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That's a good point (let the market decide), except when one is trying to put an end to widespread prejudice, bias, and unfair treatment.

A case can create a precedent. a precedent can be followed, or not, and ultimately the issue may be framed in such a manner as to work its way up to the SCOTUS when that Court can make a decision of far ranging application having a significant impact and perhaps even triggering the later enactment of laws by a Congress that has seen the handwriting on the wall.

For example:

"In Cooper v. Aaron (1958), the Supreme Court ruled that the state of Arkansas could not pass legislation undermining the Court's ruling in Brown v. Board of Education (1954) that racial segregation in public schools is unconstitutional. In establishing that the states were bound by its rulings, the Supreme Court affirmed that its interpretation of the Constitution was the "supreme law of the land."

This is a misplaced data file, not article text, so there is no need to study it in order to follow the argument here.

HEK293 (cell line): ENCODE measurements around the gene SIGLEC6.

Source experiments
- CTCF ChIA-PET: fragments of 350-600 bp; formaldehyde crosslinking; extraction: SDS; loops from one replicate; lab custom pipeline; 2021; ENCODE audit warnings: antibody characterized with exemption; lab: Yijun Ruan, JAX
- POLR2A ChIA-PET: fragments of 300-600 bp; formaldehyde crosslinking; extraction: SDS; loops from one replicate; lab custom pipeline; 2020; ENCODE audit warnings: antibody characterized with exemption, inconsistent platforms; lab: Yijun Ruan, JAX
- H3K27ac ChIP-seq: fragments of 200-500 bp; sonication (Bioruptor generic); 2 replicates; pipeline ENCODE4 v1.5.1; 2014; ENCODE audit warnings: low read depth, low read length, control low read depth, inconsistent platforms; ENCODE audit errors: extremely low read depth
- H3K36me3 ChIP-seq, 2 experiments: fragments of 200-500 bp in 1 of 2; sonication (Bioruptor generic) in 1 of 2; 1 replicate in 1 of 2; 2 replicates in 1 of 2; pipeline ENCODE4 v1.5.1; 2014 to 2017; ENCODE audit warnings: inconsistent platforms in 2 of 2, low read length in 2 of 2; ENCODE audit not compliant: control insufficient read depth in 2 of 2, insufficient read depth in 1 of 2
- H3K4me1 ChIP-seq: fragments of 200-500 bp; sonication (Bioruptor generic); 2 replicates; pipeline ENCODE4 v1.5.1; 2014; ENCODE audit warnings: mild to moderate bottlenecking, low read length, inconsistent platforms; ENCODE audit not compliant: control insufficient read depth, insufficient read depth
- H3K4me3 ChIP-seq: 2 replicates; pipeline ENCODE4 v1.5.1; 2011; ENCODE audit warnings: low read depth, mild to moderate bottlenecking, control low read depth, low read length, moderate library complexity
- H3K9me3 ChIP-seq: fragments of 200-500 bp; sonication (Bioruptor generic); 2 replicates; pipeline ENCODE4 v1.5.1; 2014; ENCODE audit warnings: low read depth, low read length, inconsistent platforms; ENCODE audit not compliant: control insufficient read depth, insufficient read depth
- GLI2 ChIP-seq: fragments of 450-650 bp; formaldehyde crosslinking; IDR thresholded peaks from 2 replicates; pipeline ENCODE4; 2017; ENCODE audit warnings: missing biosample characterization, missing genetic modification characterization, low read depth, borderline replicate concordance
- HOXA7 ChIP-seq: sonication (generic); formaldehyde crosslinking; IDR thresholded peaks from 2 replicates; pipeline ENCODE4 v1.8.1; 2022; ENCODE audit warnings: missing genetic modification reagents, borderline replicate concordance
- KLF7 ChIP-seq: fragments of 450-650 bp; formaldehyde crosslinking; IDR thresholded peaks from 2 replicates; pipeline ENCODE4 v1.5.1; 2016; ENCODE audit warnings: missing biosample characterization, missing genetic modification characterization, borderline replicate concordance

In 1954, the Supreme Court, in the landmark decision Brown v. Board of Education, declared that the Fourteenth Amendment of the U.S. Constitution forbade the states from segregating students in their public schools on account of race. In a 1955 follow-up decision (Brown v. Board of Education II), the Court directed all federal district courts to monitor the states' compliance with the Brown decision. The states were ordered to integrate their schools "with all deliberate speed." Soon thereafter, the school board of Little Rock, Arkansas, developed a court-approved plan to integrate its segregated school system. However, around the same time, the Arkansas governor and legislature passed new state laws and constitutional amendments outlawing integration in the state."

The free market can often be effective but is not a cure all.

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